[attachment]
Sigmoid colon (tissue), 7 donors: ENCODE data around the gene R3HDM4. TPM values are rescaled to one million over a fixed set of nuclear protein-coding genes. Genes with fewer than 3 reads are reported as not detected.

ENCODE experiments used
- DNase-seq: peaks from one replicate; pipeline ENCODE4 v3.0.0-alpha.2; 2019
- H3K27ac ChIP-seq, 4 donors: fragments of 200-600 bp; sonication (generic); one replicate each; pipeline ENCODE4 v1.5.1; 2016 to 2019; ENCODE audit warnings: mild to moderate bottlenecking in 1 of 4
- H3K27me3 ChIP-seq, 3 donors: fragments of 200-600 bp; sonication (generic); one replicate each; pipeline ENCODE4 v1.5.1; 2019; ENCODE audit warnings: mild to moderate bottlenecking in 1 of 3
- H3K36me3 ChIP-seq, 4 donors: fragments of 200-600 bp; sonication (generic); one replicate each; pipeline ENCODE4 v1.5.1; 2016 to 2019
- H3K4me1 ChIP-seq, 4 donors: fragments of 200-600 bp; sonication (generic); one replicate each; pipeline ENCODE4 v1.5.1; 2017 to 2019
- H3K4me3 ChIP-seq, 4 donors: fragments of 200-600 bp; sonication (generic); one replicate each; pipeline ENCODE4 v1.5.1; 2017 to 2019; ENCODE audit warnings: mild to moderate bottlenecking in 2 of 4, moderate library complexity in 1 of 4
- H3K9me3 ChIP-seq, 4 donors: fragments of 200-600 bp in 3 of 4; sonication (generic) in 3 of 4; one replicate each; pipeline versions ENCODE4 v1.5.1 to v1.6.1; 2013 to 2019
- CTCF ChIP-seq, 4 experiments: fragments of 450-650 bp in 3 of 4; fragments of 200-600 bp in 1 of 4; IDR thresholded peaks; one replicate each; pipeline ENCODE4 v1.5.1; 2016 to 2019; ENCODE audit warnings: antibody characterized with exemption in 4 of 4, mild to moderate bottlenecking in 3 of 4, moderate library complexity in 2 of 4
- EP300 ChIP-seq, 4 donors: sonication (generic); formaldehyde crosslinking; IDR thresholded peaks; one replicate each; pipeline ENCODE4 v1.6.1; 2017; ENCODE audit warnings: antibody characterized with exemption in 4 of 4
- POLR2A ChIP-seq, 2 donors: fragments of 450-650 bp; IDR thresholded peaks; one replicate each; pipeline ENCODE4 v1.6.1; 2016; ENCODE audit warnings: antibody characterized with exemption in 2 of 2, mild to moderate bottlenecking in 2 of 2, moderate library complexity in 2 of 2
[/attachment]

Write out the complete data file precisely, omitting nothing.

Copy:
Sigmoid colon (tissue), 7 donors: ENCODE data around the gene R3HDM4. TPM values are rescaled to one million over a fixed set of nuclear protein-coding genes. Genes with fewer than 3 reads are reported as not detected.

ENCODE experiments used
- DNase-seq: peaks from one replicate; pipeline ENCODE4 v3.0.0-alpha.2; 2019
- H3K27ac ChIP-seq, 4 donors: fragments of 200-600 bp; sonication (generic); one replicate each; pipeline ENCODE4 v1.5.1; 2016 to 2019; ENCODE audit warnings: mild to moderate bottlenecking in 1 of 4
- H3K27me3 ChIP-seq, 3 donors: fragments of 200-600 bp; sonication (generic); one replicate each; pipeline ENCODE4 v1.5.1; 2019; ENCODE audit warnings: mild to moderate bottlenecking in 1 of 3
- H3K36me3 ChIP-seq, 4 donors: fragments of 200-600 bp; sonication (generic); one replicate each; pipeline ENCODE4 v1.5.1; 2016 to 2019
- H3K4me1 ChIP-seq, 4 donors: fragments of 200-600 bp; sonication (generic); one replicate each; pipeline ENCODE4 v1.5.1; 2017 to 2019
- H3K4me3 ChIP-seq, 4 donors: fragments of 200-600 bp; sonication (generic); one replicate each; pipeline ENCODE4 v1.5.1; 2017 to 2019; ENCODE audit warnings: mild to moderate bottlenecking in 2 of 4, moderate library complexity in 1 of 4
- H3K9me3 ChIP-seq, 4 donors: fragments of 200-600 bp in 3 of 4; sonication (generic) in 3 of 4; one replicate each; pipeline versions ENCODE4 v1.5.1 to v1.6.1; 2013 to 2019
- CTCF ChIP-seq, 4 experiments: fragments of 450-650 bp in 3 of 4; fragments of 200-600 bp in 1 of 4; IDR thresholded peaks; one replicate each; pipeline ENCODE4 v1.5.1; 2016 to 2019; ENCODE audit warnings: antibody characterized with exemption in 4 of 4, mild to moderate bottlenecking in 3 of 4, moderate library complexity in 2 of 4
- EP300 ChIP-seq, 4 donors: sonication (generic); formaldehyde crosslinking; IDR thresholded peaks; one replicate each; pipeline ENCODE4 v1.6.1; 2017; ENCODE audit warnings: antibody characterized with exemption in 4 of 4
- POLR2A ChIP-seq, 2 donors: fragments of 450-650 bp; IDR thresholded peaks; one replicate each; pipeline ENCODE4 v1.6.1; 2016; ENCODE audit warnings: antibody characterized with exemption in 2 of 2, mild to moderate bottlenecking in 2 of 2, moderate library complexity in 2 of 2